You will have heard of the shocking acts of public disorder here in our quiet little corner of the world. Dear Mr Horner and I are horrified at the most recent event, when a large group, dressed as savages and armed with axes, invaded private property and destroyed more than nine hundred thousand pounds of goods and the chests those goods were stored in.
The protests in March were bad enough. One must regret the loss of life when the soldiers opened fire on the crowd, but beyond a doubt, the protesters started it when they threw snowballs at a guard outside the Custom House. I think (and Mr Horner agrees with me) that the soldiers in question deserve a strong reprimand for firing on the mob, though we agree that we were not present, and cannot understand how threatening the protestors appeared to the poor soldiers.
However, the protests have escalated, with rocks thrown through windows, printed death threats sent to upright citizens who were just going about their business, and people assaulted and beaten.
Politics have invaded even our drawing rooms and breakfast tables, with social shame awaiting those who dare to continue to imbibe their favourite beverage. One of my friends went so far as to suggest that we should no longer associate, as I refuse to give up a harmless drink to support treasonous mutterings against the rightful actions of government.
Then came the activities of last night. How can any right-thinking person think that a political disagreement justifies the destruction of private property? I shudder to think of the way the perpetrators of the heinous act menaced their way to dominance of the goods by their fearsome appearance and their numbers. The poor sailors on board that ship must have been in fear of their lives.
Of course, I support the right to freedom of speech, but rioting and looting cannot be supported, surely? So Mr Horner says, and I quite agree with him.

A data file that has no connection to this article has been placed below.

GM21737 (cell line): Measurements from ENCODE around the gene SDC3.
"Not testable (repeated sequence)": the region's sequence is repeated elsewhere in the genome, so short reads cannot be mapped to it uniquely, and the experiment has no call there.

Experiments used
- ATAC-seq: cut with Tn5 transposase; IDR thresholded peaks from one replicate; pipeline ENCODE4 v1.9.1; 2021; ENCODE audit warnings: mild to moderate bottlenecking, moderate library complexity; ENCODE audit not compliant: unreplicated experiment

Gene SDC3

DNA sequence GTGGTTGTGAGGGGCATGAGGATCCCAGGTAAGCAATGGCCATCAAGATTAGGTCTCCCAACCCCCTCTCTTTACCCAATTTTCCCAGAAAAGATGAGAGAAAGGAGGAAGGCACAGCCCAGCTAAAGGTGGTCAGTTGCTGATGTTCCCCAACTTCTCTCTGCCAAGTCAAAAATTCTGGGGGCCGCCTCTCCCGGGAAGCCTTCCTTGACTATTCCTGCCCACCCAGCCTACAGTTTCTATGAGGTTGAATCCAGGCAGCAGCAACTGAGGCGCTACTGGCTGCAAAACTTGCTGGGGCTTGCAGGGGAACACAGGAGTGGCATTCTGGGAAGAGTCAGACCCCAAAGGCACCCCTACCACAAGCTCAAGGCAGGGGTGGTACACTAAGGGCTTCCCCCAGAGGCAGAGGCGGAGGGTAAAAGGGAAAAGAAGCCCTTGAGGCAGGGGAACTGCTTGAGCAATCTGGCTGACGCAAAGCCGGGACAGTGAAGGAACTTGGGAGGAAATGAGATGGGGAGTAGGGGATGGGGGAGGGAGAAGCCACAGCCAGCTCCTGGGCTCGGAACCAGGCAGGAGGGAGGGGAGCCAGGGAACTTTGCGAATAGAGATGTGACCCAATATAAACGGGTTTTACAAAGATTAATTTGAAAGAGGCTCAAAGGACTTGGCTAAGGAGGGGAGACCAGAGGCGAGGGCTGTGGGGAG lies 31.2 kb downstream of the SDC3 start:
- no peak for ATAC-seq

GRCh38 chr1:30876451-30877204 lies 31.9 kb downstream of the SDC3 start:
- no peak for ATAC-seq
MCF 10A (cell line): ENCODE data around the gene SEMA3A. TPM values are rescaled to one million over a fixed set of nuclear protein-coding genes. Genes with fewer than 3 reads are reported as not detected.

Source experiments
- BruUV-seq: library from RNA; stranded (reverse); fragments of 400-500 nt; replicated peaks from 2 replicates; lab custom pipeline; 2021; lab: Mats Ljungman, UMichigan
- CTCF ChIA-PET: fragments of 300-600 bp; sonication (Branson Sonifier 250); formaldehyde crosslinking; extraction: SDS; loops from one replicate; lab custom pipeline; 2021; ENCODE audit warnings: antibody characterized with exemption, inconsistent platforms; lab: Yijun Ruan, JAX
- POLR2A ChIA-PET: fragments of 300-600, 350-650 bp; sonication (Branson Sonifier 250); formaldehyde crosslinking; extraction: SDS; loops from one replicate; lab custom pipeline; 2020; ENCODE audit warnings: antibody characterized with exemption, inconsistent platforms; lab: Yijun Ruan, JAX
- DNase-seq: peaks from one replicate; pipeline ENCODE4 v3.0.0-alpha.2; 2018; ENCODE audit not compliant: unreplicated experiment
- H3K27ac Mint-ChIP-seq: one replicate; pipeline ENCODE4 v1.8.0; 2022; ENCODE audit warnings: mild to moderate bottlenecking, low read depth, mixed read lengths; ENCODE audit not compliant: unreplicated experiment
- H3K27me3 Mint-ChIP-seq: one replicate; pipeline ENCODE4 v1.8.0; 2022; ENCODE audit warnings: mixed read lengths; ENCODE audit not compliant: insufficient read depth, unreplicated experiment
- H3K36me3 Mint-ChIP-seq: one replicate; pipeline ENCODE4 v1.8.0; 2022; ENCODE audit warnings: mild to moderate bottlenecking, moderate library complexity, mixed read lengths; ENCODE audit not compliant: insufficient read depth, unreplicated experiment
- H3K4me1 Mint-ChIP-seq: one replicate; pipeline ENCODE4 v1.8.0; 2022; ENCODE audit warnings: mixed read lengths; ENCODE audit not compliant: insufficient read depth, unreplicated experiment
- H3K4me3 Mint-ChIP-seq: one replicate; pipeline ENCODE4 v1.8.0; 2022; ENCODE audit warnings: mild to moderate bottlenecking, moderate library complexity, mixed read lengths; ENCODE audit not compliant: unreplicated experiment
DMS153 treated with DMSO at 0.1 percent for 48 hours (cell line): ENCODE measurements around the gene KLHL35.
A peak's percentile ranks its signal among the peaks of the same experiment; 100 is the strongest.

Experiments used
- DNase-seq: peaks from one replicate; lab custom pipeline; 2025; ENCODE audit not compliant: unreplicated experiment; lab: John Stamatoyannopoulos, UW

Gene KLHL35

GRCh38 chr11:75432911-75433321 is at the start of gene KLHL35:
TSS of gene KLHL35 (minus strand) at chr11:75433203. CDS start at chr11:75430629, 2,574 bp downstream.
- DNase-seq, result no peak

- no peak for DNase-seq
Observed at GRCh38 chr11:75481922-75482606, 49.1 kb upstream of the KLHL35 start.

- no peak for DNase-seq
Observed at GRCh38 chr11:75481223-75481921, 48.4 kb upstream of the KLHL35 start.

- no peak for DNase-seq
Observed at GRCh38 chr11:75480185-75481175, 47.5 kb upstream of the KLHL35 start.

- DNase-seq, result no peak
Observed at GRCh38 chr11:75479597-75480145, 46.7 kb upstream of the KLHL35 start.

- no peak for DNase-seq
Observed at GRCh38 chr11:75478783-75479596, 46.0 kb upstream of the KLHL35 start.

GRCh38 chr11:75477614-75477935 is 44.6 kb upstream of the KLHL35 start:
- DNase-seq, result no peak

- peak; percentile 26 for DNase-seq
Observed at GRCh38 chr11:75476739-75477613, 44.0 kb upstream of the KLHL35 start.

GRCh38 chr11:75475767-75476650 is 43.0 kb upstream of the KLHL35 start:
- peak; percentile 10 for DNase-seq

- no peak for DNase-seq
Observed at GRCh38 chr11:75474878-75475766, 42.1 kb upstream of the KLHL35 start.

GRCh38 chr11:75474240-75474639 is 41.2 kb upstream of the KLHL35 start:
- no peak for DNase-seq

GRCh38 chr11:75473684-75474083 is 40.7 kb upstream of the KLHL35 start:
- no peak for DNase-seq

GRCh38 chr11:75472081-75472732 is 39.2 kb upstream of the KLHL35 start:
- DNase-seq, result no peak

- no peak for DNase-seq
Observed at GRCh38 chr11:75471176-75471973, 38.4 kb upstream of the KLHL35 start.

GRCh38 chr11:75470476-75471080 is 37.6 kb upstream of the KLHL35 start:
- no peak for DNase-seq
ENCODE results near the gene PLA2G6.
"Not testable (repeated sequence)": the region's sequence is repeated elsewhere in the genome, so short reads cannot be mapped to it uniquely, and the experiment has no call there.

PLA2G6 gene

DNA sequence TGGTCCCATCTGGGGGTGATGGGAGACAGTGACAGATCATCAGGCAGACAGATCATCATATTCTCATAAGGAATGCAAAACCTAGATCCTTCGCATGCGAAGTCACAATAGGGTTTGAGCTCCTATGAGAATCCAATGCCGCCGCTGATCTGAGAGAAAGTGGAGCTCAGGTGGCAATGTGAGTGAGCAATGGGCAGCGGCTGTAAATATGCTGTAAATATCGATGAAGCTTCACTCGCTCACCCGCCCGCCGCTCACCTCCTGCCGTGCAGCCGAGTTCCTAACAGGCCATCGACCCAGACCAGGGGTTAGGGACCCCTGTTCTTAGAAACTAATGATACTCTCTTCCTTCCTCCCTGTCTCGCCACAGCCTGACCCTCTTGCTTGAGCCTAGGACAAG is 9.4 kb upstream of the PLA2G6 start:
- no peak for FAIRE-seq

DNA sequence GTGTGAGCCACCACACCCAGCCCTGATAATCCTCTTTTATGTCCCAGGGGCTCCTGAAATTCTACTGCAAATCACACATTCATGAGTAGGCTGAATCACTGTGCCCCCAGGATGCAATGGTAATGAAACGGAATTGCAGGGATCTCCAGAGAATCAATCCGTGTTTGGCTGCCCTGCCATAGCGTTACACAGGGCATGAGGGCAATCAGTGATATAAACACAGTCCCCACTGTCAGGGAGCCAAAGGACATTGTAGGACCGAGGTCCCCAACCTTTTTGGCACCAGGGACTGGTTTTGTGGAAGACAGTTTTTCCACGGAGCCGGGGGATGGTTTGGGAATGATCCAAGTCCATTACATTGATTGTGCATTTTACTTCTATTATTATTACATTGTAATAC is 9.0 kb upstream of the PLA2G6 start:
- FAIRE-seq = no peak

I have asked Mr Horner if we might return to London, dearest Agatha. So many people here, however upset they are with the destruction of property, are claiming that the anger behind the act is justified that I fear they may turn to even more violence.
Mr Horner disagrees. He believes that strong action from the government will ensure that everything settles down. He points out that even Mr Washington, who is a leader of the most vocal party of radicals, has spoken strongly against the most recent action, accusing the participants of madness. After all, nobody wants a revolution.
I can only hope that Mr Horner is correct.
I will keep you informed, my dear. Pray for me and for all of those loyal to our beloved Mother Country and the King.
Ever your loving sister
(Mrs John Horner)
The Boston Tea Party was one in a series of protests against coercive acts by the government against the citizens of the American colonies. At the time, to be loyal was to want to stay British.
The tea belonged to the East India Company, not to the British government. However, the government had given the Company a monopoly on tea imports to the American colonies.
The stupid Government reaction to the protests meant that they escalated and eventually became full-scale revolution. In light of modern events, I find it intriguing that the destruction of one million dollars (in today’s terms) of private property is now regarded as a heroic act.